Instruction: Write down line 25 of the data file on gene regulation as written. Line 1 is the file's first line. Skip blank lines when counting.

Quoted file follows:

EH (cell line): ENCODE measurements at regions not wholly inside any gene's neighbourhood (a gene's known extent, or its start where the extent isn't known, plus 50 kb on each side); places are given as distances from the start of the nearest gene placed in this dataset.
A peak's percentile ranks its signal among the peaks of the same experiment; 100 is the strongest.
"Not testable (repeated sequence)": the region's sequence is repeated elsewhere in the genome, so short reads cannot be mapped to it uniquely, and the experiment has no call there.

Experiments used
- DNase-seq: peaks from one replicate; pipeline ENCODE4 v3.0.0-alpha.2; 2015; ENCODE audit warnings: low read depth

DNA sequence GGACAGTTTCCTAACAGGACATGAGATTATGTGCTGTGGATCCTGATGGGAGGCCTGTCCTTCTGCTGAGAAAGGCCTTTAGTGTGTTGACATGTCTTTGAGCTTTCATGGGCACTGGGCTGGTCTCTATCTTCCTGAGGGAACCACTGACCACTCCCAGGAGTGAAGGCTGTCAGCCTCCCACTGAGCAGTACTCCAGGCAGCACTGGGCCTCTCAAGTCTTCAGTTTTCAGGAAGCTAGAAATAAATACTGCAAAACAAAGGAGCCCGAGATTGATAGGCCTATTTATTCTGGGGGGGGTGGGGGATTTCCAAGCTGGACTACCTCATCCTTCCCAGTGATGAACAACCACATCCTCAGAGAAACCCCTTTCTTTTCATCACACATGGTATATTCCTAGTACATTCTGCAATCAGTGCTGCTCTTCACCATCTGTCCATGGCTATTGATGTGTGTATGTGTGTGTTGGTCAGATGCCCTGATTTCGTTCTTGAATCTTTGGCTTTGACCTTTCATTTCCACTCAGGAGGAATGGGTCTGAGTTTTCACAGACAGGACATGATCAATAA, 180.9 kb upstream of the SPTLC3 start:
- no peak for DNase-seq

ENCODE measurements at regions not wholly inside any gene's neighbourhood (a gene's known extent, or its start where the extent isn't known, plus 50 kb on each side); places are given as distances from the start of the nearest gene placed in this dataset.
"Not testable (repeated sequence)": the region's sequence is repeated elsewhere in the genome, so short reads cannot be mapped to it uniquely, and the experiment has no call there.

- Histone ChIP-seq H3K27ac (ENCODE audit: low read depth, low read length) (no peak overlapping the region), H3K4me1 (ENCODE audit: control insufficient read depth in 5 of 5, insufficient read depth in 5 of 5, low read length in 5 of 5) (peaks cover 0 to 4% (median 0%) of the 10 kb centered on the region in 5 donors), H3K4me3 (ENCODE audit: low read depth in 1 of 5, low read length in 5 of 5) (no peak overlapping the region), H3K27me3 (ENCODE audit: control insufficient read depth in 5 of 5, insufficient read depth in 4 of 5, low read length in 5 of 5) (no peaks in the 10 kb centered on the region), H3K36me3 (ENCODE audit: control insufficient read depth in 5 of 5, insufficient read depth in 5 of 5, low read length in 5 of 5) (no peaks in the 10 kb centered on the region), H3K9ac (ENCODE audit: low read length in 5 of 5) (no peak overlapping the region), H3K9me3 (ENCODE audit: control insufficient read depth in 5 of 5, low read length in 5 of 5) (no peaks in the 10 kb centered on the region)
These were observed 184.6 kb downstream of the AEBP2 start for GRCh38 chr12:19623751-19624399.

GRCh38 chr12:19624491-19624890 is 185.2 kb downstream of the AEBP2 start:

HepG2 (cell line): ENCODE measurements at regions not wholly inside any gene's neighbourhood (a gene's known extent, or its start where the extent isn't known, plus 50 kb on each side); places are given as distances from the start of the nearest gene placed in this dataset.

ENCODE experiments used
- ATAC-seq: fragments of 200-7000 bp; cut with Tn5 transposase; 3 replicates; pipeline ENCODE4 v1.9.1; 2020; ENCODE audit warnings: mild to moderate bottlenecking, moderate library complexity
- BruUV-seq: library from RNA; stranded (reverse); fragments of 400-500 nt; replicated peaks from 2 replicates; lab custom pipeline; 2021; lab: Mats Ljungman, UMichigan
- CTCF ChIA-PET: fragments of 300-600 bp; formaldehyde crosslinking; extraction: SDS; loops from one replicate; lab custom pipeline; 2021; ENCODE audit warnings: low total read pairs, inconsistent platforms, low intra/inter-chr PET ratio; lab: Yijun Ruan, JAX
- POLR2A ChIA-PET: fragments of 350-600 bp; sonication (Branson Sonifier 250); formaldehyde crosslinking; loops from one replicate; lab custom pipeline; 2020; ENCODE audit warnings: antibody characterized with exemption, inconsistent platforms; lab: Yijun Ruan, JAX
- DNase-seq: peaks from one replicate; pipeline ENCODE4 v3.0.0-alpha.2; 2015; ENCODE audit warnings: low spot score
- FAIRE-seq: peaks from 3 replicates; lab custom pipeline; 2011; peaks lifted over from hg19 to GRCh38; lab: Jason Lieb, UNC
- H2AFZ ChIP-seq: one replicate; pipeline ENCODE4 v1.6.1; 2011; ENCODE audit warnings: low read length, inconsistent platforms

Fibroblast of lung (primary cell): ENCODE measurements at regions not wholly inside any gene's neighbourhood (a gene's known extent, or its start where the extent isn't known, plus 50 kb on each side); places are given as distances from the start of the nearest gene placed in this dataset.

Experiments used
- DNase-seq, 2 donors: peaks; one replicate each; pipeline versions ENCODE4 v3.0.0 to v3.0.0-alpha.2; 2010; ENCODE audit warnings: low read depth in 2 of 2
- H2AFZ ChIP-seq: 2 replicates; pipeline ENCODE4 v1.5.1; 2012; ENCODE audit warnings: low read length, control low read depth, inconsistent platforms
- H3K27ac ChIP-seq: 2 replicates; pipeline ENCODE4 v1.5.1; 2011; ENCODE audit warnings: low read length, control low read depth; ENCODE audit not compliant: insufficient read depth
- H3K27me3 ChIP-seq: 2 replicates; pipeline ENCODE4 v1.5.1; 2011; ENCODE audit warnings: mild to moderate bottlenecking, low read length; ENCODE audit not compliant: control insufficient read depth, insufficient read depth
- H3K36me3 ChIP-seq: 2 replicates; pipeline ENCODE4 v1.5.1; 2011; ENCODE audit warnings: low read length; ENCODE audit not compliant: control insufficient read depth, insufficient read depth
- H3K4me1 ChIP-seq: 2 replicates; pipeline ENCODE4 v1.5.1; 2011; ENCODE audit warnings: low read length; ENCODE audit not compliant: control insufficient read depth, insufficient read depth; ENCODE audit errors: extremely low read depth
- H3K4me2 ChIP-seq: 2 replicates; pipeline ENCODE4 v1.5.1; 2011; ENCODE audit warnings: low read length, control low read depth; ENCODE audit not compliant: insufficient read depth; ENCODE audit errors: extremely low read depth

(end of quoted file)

- H2AFZ ChIP-seq: 2 replicates; pipeline ENCODE4 v1.5.1; 2012; ENCODE audit warnings: low read length, control low read depth, inconsistent platforms